British YouTuber James Bruton has fulfilled his dream of becoming a Guinness World Records title holder after building the world's Tallest 3D printed sculpture of a human، Guinness world records reported.
The 41-year-old created a model of himself، but on a much larger scale - it stands at a whopping 3.62 metres tall!
This beats the previous record of 3.06 m (10 ft)، set by FabLab Kielce in Poland، in 2016.
James، who runs a YouTube channel called xrobots، had himself scanned using an iPad at Portsmouth University CCI faculty to get his shape and dimensions.
The team then had a look at his videos to fill any gaps and make sure the proportions were correct، before James was given a mesh that he could use to begin the build.
The sculpture was constructed in separate pieces so that it could be stored in James’ home.
With a substantial 50-kg of filament used to create the sculpture، he needed to be able to move it with ease.
In total، the sculpture took 500 hours to build، with two machines printing nearly 247.
Including the time it took to reset the printer after each section، the sculpture took around two months to complete.
James has been building things since he was a child and his parents said they even had to ration cellotape from him as it was more expensive in the 80’s and he would use it all so quickly! More recently، he has been building robots since 2004 and in the last five years he has had the help of 3D printing which makes it much easier to create accurate mechanical parts for his builds.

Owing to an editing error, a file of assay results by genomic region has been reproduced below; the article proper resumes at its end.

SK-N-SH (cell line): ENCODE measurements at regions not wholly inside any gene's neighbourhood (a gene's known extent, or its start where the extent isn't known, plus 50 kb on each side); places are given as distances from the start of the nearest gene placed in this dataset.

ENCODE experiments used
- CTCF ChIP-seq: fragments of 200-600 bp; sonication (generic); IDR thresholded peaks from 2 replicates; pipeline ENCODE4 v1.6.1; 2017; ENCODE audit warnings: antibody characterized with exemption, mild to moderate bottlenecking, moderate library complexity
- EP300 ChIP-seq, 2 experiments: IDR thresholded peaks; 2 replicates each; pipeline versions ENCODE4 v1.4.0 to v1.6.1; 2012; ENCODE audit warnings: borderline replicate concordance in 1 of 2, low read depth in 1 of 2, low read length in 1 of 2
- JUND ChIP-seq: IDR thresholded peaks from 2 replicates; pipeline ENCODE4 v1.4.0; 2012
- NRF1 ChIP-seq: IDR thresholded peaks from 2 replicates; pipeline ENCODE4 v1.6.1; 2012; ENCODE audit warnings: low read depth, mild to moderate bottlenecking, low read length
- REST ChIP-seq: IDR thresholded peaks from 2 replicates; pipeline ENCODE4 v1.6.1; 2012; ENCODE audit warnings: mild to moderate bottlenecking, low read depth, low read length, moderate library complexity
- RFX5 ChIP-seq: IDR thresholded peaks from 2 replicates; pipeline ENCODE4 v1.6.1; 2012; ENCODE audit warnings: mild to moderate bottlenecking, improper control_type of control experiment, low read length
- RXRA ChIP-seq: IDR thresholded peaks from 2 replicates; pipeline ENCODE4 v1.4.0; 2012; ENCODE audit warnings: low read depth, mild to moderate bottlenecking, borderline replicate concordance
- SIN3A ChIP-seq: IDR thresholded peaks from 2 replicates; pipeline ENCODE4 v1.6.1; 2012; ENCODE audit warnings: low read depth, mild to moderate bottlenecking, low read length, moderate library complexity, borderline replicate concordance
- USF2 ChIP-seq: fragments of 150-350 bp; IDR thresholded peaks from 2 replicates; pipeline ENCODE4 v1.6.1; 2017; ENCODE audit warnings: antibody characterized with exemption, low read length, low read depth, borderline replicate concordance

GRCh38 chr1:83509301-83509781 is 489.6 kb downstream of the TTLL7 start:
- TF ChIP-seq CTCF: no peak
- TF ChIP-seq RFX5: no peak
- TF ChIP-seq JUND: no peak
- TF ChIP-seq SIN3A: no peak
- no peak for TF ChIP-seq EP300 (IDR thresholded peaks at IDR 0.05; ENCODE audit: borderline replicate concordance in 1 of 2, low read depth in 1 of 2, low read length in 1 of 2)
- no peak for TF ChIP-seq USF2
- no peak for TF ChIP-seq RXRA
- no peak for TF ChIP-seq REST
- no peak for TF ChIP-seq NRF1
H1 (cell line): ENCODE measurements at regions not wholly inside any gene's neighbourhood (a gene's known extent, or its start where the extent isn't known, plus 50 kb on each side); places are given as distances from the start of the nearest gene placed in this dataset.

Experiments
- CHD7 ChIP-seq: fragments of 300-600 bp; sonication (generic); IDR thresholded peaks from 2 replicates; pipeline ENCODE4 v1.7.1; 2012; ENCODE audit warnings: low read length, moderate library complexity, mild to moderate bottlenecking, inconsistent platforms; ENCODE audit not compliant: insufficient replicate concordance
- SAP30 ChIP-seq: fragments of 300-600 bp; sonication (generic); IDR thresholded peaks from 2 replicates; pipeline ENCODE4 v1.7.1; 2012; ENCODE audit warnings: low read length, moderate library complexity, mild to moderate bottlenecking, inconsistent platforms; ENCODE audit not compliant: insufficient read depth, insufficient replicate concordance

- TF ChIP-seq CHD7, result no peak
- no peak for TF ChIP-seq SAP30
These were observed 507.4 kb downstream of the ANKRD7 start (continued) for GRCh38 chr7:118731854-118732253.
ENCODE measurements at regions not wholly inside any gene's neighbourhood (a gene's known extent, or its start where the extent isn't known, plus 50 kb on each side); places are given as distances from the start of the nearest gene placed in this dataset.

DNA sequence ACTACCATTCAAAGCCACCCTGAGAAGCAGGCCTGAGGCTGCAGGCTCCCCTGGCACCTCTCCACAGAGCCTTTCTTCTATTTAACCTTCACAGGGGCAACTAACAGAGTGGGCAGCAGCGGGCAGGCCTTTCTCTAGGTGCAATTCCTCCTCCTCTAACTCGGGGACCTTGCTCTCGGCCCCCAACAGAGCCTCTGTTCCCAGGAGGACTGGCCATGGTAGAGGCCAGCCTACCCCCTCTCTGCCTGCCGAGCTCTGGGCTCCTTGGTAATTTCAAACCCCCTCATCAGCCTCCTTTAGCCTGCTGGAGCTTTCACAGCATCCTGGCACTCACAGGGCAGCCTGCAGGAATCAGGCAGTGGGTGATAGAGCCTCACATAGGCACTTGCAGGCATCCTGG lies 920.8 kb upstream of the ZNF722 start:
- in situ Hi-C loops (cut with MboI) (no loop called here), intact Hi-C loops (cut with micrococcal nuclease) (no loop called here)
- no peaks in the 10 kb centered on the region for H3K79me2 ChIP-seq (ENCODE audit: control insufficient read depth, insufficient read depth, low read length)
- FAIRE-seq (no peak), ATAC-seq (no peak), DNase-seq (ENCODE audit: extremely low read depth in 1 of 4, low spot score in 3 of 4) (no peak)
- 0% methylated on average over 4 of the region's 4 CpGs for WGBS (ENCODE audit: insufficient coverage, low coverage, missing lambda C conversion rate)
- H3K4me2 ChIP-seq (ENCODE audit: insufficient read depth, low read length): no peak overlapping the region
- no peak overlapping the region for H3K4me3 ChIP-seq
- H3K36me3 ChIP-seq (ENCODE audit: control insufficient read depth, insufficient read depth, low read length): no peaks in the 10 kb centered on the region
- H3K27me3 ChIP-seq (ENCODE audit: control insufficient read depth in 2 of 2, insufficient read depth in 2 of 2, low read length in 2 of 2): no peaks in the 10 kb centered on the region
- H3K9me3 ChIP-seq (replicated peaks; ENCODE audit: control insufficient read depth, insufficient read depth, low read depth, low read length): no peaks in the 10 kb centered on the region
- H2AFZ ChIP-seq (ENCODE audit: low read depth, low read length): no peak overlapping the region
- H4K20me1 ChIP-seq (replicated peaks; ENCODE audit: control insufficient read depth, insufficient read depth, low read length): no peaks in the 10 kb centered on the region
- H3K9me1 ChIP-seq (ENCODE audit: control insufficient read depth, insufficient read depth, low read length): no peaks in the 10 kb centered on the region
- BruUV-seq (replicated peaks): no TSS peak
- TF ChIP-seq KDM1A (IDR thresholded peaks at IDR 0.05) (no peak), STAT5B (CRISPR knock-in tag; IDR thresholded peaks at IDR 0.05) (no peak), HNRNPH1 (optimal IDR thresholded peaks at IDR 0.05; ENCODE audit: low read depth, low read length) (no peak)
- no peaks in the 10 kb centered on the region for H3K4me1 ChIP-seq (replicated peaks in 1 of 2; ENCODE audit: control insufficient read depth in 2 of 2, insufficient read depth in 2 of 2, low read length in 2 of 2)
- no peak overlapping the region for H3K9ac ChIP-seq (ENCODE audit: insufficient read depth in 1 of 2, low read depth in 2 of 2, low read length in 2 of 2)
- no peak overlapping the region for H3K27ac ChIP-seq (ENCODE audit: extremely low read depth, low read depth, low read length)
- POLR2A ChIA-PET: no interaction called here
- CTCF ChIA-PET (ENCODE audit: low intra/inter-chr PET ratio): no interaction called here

James is an advocate for accessible science for children، in line with new book Guinness World Records: Science and Stuff.
He visits schools with his builds، to show kids how to code and create items using 3D printing، hoping to get them excited about science from a young age.
The record-breaking sculpture will be housed at Winchester Discovery Centre from July to September 2018، as part of the Creative Genius Exhibition.
James hosts a regular science fair in the venue، taking along robots and other 3D printed items to engage children in science activity throughout the year.
"I really enjoyed working towards the Guinness World Records title for this - I’m thinking about doing another one in the future. It took two months and a lot of printing time to achieve the record so I’m pleased to have finally got my hands on it!"
Guinness World Records Editor-in-Chief، Craig Glenday said: "3D printing is a prime example of how Guinness World Records is continually evolving to embrace the latest، cutting-edge technologies.
"Indeed، that’s why we’ve published our new Science & Stuff book – to capture some of the superlatives emerging from the exciting worlds of consumer tech، gadgetry، drones، 3D printing and artificial intelligence.
"We’re all living in the middle of an exciting technological and digital revolution، and we’re delighted to welcome James – and the 3.62-m version of him – into the Guinness World Records family."